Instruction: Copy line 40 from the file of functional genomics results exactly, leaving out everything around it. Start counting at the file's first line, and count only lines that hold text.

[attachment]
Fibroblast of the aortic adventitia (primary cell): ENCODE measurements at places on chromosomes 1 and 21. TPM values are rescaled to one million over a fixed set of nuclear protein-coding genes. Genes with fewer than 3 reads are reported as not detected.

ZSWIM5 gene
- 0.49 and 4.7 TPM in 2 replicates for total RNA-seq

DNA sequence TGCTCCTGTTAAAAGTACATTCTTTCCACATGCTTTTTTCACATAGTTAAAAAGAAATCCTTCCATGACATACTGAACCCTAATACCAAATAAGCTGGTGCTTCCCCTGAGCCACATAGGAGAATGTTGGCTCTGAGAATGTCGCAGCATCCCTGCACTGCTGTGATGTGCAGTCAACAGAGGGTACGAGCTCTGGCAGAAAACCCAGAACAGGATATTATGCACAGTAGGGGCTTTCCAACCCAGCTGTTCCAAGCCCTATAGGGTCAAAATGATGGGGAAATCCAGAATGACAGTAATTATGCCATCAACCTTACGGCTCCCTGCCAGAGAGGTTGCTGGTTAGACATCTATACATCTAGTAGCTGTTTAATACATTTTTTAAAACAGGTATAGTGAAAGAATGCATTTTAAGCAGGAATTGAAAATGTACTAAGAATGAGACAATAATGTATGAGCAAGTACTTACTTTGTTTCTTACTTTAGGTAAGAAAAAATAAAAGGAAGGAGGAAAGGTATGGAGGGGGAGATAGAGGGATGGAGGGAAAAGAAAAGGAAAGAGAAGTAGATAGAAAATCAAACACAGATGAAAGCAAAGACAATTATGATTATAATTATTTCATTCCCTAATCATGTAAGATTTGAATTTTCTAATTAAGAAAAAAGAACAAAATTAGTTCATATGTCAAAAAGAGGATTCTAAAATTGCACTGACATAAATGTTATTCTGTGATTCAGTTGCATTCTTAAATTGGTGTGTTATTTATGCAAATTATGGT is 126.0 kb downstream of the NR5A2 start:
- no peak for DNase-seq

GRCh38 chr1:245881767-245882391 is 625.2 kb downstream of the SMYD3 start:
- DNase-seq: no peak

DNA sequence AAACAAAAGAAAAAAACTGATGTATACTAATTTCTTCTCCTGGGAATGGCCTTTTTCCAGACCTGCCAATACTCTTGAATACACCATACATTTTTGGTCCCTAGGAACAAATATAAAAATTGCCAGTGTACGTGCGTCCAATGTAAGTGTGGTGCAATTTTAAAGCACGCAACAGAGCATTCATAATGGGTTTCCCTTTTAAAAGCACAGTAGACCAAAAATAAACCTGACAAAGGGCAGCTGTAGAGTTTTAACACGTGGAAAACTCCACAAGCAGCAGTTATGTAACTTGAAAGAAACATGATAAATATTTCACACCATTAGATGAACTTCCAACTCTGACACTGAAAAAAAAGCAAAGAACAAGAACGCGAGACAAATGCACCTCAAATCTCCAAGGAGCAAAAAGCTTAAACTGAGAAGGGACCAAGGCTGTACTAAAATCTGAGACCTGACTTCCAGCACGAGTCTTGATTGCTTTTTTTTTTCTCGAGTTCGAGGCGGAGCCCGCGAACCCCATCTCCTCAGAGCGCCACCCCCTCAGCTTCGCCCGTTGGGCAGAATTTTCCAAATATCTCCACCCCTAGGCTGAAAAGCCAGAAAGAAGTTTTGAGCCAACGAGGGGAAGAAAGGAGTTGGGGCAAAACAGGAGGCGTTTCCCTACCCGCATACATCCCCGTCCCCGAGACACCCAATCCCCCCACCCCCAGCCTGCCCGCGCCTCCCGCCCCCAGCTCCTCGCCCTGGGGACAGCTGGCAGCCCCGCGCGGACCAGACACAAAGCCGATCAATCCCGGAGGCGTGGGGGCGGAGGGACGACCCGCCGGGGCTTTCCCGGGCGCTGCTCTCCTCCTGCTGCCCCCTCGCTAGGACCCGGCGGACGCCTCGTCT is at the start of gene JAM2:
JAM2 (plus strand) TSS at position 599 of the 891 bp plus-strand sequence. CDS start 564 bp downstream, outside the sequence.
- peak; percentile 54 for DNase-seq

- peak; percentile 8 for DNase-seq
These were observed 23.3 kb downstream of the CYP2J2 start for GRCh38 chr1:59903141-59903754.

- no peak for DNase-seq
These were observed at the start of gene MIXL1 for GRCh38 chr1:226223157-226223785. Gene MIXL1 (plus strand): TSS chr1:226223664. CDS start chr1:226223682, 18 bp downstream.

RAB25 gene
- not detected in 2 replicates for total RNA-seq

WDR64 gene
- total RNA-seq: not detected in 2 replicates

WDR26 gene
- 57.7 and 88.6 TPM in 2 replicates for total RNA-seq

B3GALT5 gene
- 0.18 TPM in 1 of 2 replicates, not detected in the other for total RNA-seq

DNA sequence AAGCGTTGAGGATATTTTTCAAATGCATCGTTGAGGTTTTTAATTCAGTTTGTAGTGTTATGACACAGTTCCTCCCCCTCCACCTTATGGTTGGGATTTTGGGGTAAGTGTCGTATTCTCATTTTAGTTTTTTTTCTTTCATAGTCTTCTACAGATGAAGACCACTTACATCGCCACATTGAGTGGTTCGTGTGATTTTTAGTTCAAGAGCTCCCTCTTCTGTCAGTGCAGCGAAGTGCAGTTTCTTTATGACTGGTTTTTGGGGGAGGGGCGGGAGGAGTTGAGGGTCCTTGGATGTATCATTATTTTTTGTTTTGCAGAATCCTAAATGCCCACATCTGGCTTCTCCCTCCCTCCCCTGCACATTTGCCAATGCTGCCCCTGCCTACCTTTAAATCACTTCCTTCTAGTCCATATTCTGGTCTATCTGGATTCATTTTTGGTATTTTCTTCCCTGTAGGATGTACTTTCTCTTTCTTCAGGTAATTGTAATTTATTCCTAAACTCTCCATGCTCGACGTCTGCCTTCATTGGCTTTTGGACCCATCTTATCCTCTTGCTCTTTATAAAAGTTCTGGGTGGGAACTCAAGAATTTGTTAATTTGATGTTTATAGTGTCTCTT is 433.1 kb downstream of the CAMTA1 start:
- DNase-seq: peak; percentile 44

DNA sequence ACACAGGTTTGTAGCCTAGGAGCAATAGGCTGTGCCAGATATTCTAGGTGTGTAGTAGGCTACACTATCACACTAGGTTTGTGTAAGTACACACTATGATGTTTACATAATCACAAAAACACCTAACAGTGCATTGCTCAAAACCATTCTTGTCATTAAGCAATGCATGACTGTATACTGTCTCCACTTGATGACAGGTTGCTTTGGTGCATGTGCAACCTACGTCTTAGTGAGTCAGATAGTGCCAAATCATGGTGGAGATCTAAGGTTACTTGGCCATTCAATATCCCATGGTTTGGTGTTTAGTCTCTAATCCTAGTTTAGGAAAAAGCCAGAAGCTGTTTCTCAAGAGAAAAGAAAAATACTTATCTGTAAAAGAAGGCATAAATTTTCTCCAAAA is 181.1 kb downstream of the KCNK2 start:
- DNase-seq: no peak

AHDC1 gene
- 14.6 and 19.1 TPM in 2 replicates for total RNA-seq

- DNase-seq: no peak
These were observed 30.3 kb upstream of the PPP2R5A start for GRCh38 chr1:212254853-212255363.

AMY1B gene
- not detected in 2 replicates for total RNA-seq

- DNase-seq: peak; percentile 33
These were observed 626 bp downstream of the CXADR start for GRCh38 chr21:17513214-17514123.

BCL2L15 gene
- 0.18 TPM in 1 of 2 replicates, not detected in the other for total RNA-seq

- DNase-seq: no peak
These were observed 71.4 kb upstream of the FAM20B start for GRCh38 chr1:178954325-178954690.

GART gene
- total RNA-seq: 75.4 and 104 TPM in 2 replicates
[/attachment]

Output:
- total RNA-seq: 75.4 and 104 TPM in 2 replicates